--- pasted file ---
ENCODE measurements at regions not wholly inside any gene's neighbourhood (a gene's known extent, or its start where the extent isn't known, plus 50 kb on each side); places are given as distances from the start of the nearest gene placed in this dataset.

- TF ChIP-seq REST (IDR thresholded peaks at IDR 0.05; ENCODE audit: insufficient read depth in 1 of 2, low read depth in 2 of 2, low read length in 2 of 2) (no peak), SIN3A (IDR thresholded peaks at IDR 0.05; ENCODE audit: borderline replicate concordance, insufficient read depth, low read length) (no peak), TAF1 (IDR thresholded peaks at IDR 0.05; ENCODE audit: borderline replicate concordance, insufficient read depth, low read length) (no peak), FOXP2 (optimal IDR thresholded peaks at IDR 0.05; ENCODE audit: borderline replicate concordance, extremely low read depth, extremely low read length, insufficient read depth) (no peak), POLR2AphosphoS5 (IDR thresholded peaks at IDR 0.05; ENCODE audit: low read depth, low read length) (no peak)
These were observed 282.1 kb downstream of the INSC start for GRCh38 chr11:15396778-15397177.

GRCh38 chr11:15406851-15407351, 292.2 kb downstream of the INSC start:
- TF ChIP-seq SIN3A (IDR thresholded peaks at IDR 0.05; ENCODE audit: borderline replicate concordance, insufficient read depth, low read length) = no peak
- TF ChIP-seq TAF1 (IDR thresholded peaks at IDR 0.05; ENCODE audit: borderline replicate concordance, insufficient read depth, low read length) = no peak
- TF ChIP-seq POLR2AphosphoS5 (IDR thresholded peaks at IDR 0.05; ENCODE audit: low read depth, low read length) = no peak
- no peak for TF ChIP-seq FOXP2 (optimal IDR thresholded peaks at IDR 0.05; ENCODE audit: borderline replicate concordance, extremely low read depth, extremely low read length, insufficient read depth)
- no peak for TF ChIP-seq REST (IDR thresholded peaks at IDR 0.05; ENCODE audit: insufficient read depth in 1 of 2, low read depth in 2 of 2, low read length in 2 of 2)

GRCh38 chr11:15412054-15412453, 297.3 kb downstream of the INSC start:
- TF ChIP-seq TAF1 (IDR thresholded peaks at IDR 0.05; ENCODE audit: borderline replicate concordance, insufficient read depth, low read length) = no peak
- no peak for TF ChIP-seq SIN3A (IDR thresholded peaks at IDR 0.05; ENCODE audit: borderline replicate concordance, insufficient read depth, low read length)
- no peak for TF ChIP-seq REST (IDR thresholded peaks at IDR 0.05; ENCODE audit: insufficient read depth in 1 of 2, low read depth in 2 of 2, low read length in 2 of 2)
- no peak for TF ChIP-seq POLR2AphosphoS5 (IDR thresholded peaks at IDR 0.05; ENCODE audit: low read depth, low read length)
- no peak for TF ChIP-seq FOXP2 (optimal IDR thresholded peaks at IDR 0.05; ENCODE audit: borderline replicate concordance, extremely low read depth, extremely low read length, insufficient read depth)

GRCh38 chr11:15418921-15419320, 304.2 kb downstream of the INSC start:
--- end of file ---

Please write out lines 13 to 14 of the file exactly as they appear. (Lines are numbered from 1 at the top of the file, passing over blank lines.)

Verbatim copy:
- no peak for TF ChIP-seq REST (IDR thresholded peaks at IDR 0.05; ENCODE audit: insufficient read depth in 1 of 2, low read depth in 2 of 2, low read length in 2 of 2)
- no peak for TF ChIP-seq POLR2AphosphoS5 (IDR thresholded peaks at IDR 0.05; ENCODE audit: low read depth, low read length)